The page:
UNHCR warns of worsening displacement in Democratic Republic of the Congo
UNHCR, the UN Refugee Agency, is increasingly concerned by escalating displacement we are seeing in several key regions of the Democratic Republic of the Congo. Since 2015 the number of people displaced internally has more than doubled and now stands at 3.9 million people – some 428,000 of these having been displaced in the past three months alone. Over the past year, some 100,000 Congolese have fled to neighbouring countries as refugees. With widespread militia activities, and unrest and violence fueled by ethnic and political conflict affecting many areas, the risk of further displacement is high. The challenges of getting aid to people in need are growing fast.
In the eastern province of Tanganyika, where some 584,000 people are internally displaced, intercommunal conflict between the Twa and Luba groups spilled into neighboring Haut-Katanga province earlier this year. Clashes with the army continue and there is wide prevalence of armed militia. Scores of civilians have been forced to flee, and there have been reports of murders, looting and extortion, and torture or other inhumane treatment. With people finding it difficult to sustain their livelihoods, more are becoming dependent on aid.
Refugees crossing from DRC into neighbouring Zambia are hosted temporarily at the Kenani transit center, close to the border. Over 5,400 people are currently staying at the center, receiving assistance from the authorities, UNHCR and partners. As the rainy season has started, it is becoming urgently important to beef up public health, sanitation and water supplies to prevent diseases. Psychosocial support, as well as care for people with specific needs – some 27 per cent of the refugee population – is also urgently required.
North and South Kivu provinces
Further north in the east of DRC, violence involving mostly local armed groups is also plaguing North and South Kivu provinces. In North Kivu alone, over one million people are displaced. In South Kivu, where 545,000 people are internally displaced, the security situation further deteriorated in September as conflicts escalated between militias and the armed forces in the territories of Fizi and Uvira. Fear is widespread, including among the 30,000 Burundian refugees hosted at Lusenda camp in Fizi.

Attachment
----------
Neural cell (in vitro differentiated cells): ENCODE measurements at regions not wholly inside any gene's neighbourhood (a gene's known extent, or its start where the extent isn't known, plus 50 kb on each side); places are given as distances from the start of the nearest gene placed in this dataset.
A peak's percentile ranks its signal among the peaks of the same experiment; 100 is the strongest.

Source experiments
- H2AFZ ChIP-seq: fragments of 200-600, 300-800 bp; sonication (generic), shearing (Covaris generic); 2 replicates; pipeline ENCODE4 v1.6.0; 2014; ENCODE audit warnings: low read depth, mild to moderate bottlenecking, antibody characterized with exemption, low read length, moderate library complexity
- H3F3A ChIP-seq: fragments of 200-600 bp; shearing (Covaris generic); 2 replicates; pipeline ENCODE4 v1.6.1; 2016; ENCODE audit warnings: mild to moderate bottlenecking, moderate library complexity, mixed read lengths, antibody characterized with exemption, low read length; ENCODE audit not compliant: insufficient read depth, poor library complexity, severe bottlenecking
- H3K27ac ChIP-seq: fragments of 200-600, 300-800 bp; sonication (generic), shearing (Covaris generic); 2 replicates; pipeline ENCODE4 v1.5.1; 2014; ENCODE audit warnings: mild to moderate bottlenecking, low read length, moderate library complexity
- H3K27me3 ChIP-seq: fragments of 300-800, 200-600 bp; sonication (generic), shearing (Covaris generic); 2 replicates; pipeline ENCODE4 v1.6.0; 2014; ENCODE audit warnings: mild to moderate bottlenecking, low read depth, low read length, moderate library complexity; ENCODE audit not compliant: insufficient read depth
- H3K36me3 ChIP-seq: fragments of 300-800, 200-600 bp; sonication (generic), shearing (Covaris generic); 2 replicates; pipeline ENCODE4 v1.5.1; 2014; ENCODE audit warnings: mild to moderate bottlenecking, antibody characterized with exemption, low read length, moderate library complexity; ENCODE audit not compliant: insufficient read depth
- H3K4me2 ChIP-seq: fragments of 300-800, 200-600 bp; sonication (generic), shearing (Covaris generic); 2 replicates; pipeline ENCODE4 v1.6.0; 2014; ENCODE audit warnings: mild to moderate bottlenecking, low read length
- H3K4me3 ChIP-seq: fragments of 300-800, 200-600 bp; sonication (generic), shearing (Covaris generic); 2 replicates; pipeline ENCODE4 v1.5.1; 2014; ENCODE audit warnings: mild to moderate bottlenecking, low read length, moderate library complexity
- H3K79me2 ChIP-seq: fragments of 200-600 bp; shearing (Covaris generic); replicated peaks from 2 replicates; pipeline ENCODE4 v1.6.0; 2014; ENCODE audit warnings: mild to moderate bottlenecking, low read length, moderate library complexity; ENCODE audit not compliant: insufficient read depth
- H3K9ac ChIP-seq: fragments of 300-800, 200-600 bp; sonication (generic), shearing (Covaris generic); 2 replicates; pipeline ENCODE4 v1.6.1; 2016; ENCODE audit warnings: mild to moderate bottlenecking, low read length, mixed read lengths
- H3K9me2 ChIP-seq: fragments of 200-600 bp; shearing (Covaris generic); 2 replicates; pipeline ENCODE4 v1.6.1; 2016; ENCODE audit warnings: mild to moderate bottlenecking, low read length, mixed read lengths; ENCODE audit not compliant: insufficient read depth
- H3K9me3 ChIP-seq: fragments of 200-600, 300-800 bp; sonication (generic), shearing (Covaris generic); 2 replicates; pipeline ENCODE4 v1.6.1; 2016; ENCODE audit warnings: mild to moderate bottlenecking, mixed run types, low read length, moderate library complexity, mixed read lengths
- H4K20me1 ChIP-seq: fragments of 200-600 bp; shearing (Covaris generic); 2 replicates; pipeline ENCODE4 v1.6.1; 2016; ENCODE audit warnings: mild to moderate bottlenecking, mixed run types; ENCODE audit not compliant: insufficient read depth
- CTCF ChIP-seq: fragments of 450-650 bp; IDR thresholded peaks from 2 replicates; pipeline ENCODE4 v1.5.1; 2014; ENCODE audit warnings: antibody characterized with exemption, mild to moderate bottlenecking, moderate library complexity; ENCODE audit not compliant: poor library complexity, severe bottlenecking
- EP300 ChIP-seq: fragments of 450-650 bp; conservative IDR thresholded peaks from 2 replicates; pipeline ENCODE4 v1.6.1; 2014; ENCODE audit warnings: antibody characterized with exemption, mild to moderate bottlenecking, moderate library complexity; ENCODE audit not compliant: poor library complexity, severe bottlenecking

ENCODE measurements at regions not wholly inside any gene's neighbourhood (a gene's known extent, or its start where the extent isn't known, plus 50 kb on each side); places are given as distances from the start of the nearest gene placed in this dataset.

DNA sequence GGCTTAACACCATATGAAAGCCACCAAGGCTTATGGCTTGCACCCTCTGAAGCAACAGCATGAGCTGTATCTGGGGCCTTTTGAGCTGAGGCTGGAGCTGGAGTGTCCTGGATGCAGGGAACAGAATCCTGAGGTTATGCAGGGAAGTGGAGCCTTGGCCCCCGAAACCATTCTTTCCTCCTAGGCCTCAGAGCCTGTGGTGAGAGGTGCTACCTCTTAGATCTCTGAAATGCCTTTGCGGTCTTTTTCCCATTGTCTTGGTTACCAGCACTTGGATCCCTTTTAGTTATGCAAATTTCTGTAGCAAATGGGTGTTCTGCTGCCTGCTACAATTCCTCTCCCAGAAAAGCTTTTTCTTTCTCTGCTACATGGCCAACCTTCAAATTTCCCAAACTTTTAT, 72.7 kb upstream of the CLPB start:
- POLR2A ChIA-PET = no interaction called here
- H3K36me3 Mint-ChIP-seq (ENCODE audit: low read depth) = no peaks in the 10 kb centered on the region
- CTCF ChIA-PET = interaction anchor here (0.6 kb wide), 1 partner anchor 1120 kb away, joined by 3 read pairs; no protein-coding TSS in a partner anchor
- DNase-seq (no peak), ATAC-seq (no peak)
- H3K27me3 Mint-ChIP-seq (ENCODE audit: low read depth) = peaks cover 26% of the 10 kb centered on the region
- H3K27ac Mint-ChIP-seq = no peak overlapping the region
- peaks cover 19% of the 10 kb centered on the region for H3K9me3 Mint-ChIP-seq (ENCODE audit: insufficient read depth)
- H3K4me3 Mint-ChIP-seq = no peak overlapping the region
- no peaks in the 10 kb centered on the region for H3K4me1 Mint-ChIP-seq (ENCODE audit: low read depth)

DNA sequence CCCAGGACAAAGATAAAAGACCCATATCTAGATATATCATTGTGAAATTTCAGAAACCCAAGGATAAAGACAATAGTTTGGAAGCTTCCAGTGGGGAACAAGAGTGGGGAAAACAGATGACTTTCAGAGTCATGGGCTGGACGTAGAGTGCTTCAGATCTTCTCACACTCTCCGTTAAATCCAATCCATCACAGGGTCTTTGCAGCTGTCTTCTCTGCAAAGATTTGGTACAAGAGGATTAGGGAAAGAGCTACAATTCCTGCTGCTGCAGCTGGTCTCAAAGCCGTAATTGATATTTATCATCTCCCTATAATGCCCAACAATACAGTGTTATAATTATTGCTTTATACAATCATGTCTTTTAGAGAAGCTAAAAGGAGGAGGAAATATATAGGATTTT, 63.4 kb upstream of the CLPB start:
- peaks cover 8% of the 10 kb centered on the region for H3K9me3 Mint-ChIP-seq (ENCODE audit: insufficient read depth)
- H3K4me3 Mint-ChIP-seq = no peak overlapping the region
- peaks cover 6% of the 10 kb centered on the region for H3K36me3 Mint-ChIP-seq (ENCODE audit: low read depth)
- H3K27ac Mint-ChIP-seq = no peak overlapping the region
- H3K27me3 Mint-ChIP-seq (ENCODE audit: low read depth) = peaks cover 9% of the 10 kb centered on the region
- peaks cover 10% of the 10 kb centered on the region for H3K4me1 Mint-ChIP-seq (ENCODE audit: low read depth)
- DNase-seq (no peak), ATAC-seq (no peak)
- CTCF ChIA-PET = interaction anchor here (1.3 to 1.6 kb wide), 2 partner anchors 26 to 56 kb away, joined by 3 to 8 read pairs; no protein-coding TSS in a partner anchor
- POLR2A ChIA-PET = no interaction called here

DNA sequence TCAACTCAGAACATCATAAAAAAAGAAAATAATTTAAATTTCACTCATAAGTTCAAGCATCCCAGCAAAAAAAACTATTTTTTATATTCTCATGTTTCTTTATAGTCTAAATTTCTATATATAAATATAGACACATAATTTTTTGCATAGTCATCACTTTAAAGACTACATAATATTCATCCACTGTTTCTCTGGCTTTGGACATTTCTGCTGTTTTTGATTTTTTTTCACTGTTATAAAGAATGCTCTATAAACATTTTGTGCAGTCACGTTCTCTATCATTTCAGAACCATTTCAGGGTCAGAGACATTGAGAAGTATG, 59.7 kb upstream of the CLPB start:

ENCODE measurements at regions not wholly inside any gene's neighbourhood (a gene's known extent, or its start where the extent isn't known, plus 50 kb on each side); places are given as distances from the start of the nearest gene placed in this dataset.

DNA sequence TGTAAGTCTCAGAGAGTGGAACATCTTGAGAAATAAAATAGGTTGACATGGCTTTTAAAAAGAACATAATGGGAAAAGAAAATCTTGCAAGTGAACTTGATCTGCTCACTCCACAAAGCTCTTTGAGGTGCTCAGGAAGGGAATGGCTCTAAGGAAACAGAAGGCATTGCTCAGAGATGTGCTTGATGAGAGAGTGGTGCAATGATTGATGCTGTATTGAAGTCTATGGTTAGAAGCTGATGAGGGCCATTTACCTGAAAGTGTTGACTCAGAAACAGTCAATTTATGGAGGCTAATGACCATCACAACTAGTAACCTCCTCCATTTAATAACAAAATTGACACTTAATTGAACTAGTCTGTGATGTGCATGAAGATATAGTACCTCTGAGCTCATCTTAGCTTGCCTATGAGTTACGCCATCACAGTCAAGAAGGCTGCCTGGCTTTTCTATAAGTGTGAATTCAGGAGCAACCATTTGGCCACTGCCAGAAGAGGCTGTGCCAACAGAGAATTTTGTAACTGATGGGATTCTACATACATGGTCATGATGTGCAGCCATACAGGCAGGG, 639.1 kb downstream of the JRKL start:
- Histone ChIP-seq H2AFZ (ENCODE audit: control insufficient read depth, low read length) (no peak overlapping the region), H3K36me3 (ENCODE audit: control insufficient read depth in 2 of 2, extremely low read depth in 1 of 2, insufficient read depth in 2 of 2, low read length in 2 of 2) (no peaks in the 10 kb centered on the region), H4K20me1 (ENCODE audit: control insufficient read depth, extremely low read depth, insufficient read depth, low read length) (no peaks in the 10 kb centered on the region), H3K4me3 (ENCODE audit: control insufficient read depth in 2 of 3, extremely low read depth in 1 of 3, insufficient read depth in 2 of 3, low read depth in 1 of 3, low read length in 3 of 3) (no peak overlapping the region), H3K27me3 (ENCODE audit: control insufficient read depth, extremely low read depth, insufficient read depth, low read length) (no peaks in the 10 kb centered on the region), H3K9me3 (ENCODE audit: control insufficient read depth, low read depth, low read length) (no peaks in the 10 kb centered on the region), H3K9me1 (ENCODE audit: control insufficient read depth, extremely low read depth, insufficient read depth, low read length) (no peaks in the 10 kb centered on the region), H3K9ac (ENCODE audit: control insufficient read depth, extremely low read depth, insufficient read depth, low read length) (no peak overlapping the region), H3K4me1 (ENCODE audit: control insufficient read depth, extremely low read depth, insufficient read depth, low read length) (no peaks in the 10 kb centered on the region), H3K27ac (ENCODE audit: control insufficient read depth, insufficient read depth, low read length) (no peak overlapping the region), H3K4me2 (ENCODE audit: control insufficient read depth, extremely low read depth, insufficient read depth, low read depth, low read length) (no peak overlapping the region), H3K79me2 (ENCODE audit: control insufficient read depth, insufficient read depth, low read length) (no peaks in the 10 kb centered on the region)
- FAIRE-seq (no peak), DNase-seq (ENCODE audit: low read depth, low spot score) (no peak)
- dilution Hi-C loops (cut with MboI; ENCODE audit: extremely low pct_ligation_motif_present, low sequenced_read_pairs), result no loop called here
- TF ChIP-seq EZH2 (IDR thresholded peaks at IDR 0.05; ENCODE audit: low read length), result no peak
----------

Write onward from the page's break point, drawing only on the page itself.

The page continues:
Congolese from North Kivu have mainly been fleeing to Uganda, and those from South Kivu to Tanzania – usually transiting through Burundi to escape attacks in their villages. Currently, Uganda hosts the largest number of DRC refugees, over 236,500 people, mostly in the south-west. In Tanzania, there were 76,890 DRC refugees as of the end of September.
The Kasai region
Meanwhile, in the Kasai region in central-southern DRC, displaced people and refugees who fled the violence that started over a year ago have begun to return. As of 23 October, over 710,000 people had gone back. Many are finding their property in ruins and family members killed. At present the situation in the Kasai region is far from stable and humanitarian access has only just become possible in many areas.
In total, over 762,000 people are displaced in the Kasai region. In Angola’s Lunda Norte province an additional 27,555 Congolese who have fled the Kasai conflict are being assisted by UNHCR and partners.
UNHCR is coordinating protection activities for the displaced from the Kasai conflict, returnees and other vulnerable civilians. We have also distributed basic relief items and are preparing additional support, particularly for the communities where returns take place.
In light of the situations in these three regions, UNHCR and partners have recently upgraded the situation in Democratic Republic of the Congo to level 3 – the highest level of emergency. UNHCR, as part of this response, will be fulfilling its responsibilities focusing on protection and assistance of the displaced populations, including through leadership of the Protection cluster.
In all, there are today some 621,711 refugees from the DRC in more than 11 African countries. And funding is urgently needed. Of some US$236.2 million required for the needs of refugees, IDPs and other people of concern in the DRC, only US$49.7 million has been received so far – a fifth of the amount required.
At the same time, the number of refugees from neighboring countries seeking refuge inside Democratic Republic of the Congo has grown by a third since early 2016 and now stands at 526,000 people. We continue to see new arrivals from Burundi, the Central African Republic and South Sudan.
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